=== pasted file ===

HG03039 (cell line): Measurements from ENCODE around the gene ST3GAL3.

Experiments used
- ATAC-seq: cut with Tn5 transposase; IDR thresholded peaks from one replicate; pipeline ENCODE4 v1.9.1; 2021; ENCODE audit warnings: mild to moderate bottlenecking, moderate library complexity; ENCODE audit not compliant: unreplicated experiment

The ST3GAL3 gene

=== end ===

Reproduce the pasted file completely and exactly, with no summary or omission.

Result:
HG03039 (cell line): Measurements from ENCODE around the gene ST3GAL3.

Experiments used
- ATAC-seq: cut with Tn5 transposase; IDR thresholded peaks from one replicate; pipeline ENCODE4 v1.9.1; 2021; ENCODE audit warnings: mild to moderate bottlenecking, moderate library complexity; ENCODE audit not compliant: unreplicated experiment

The ST3GAL3 gene